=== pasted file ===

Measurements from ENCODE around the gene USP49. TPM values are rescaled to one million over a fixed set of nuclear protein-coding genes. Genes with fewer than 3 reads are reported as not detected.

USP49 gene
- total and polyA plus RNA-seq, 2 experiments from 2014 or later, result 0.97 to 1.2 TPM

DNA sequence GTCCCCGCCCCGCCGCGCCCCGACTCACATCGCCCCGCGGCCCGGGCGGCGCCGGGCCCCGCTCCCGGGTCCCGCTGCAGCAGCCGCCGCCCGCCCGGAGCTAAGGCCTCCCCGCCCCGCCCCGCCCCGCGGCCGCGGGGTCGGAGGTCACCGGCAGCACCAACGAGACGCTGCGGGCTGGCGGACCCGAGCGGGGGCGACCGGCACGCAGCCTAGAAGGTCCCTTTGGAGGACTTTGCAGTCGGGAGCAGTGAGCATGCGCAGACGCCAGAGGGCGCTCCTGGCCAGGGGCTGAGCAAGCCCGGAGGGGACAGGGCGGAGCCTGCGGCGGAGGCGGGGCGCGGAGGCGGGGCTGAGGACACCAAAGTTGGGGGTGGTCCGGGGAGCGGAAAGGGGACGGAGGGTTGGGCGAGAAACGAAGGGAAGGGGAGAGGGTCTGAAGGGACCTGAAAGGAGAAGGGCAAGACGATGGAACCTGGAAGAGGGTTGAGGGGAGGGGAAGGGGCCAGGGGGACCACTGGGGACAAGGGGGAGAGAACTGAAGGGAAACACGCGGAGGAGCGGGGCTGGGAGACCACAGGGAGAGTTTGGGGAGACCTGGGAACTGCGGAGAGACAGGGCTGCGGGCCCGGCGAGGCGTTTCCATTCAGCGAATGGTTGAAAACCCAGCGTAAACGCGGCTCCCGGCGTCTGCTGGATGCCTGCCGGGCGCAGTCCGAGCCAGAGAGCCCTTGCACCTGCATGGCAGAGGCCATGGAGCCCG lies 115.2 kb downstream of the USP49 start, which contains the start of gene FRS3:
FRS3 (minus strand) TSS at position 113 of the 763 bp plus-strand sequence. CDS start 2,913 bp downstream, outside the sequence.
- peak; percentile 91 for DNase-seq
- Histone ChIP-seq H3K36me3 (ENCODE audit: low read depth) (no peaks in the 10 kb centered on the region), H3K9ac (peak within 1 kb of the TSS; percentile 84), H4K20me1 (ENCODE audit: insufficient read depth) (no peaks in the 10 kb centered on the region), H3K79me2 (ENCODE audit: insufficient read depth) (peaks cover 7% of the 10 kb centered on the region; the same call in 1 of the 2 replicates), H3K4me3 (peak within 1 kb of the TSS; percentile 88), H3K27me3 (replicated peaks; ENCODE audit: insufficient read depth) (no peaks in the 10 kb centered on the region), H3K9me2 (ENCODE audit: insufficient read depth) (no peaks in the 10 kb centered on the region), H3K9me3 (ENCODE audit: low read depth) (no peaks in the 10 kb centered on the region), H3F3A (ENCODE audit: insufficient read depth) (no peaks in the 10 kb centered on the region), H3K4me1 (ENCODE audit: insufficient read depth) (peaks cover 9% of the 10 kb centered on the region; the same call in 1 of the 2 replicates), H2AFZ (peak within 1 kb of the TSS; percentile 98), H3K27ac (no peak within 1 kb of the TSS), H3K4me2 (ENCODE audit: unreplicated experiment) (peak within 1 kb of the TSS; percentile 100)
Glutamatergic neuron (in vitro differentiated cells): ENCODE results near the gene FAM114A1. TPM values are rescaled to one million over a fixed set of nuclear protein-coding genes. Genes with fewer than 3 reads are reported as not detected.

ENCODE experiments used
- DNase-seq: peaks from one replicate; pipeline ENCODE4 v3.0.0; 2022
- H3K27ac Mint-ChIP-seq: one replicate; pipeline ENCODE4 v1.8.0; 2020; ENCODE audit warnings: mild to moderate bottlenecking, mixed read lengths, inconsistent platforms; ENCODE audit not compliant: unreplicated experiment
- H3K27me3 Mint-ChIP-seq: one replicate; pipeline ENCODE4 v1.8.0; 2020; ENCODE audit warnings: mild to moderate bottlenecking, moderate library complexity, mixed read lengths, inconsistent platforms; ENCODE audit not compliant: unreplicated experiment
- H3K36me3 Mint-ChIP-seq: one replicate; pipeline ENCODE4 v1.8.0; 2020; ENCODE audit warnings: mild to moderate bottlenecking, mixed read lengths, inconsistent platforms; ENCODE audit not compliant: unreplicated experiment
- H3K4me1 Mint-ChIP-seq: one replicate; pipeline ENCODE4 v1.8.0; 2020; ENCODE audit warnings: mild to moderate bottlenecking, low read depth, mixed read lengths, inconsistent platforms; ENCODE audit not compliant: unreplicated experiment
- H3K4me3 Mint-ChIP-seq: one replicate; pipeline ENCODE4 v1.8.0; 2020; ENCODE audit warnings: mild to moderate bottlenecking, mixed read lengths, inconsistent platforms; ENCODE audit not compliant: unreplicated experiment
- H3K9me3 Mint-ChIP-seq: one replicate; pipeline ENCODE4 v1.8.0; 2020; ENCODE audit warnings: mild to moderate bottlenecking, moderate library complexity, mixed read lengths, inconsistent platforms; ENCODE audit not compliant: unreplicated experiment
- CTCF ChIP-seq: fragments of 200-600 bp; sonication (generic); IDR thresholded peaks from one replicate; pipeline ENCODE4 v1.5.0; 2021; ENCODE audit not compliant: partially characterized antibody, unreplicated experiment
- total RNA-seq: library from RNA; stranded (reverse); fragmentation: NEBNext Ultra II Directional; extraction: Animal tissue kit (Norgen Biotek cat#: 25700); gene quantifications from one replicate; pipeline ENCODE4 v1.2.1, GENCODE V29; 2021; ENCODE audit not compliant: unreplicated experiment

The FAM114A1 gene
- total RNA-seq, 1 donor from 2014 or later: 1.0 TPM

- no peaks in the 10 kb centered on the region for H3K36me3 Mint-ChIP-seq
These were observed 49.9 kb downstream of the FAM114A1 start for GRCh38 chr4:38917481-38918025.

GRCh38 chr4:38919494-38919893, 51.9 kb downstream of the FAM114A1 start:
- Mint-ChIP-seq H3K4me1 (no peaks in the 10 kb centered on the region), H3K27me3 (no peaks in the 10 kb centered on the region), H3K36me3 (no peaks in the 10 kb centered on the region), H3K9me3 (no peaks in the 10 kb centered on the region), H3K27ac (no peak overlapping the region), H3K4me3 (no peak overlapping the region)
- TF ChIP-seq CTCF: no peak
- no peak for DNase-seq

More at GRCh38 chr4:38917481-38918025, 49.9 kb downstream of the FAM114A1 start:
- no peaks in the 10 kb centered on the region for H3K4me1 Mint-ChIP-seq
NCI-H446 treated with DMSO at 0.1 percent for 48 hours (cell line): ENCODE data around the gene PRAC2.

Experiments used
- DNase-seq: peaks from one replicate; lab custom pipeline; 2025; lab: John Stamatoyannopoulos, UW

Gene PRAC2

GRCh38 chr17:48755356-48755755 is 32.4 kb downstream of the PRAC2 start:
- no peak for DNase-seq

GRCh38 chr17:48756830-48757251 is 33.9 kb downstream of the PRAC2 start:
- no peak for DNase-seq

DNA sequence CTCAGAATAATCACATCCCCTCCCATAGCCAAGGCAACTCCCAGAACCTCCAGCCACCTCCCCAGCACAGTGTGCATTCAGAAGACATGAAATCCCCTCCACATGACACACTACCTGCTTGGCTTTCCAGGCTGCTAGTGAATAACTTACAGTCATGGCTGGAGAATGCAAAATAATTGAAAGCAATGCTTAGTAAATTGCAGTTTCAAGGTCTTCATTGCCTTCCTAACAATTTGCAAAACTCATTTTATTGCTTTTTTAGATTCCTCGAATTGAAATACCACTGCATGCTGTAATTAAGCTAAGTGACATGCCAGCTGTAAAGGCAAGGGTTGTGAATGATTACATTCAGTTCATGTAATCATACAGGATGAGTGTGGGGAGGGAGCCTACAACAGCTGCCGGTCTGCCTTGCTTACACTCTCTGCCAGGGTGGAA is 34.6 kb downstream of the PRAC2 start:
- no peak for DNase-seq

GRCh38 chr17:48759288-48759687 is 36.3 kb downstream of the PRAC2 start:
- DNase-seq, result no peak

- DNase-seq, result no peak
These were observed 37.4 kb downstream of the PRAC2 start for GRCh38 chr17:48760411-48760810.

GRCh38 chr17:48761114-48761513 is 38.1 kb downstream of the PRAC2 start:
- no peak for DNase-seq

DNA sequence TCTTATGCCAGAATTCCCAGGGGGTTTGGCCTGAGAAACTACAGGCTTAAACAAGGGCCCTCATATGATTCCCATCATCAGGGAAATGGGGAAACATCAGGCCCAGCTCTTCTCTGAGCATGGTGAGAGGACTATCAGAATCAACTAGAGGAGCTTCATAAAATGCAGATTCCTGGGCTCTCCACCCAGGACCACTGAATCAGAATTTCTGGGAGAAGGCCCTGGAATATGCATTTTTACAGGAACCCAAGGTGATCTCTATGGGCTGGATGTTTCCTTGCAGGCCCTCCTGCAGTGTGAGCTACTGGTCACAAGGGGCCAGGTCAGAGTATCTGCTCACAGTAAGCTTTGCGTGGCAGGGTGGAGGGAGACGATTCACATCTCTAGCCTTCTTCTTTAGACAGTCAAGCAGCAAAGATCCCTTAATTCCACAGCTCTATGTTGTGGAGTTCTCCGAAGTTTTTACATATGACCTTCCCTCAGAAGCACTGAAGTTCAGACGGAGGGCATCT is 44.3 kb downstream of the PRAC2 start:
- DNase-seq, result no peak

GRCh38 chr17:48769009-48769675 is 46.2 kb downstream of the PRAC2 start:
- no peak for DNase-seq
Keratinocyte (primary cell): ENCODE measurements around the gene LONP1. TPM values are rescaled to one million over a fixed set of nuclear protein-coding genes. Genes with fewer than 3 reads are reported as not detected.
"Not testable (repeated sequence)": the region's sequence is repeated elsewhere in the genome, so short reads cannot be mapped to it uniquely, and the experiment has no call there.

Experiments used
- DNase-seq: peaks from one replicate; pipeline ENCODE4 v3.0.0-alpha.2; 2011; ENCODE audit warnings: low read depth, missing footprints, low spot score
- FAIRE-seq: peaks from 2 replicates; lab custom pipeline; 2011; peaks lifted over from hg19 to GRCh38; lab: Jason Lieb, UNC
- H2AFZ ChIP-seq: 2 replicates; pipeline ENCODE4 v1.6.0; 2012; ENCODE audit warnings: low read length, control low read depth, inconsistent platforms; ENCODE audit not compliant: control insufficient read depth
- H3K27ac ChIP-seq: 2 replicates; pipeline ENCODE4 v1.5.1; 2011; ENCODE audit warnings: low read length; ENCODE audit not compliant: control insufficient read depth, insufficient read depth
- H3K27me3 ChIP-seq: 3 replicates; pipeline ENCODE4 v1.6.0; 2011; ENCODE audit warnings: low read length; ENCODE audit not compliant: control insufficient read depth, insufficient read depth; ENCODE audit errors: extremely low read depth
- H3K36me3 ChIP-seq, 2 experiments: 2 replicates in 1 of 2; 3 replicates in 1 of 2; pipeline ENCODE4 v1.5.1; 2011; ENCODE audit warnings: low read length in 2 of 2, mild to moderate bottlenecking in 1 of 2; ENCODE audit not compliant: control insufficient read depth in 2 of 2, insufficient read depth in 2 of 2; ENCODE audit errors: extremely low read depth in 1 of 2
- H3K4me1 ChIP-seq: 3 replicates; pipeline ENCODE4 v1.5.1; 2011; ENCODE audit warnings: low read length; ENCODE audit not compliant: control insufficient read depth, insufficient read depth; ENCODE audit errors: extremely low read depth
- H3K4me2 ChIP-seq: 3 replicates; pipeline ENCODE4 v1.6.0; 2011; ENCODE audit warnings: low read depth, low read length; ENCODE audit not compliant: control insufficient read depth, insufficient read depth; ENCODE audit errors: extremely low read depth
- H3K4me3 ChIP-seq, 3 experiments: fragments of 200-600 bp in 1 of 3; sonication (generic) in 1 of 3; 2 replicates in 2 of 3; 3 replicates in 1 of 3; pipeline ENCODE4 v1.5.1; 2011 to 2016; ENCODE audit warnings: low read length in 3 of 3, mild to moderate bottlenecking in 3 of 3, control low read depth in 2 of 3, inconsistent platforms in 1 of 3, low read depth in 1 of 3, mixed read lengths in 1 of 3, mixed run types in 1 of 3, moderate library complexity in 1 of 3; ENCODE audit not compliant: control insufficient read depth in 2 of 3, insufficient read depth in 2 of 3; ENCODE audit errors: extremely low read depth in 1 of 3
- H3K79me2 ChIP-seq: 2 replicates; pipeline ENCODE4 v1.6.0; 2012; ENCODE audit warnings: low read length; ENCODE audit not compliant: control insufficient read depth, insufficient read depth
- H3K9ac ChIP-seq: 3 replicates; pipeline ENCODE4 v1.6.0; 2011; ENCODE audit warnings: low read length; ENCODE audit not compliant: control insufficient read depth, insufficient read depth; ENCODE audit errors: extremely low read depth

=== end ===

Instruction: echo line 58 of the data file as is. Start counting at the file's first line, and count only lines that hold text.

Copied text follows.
- H3K4me1 ChIP-seq: 3 replicates; pipeline ENCODE4 v1.5.1; 2011; ENCODE audit warnings: low read length; ENCODE audit not compliant: control insufficient read depth, insufficient read depth; ENCODE audit errors: extremely low read depth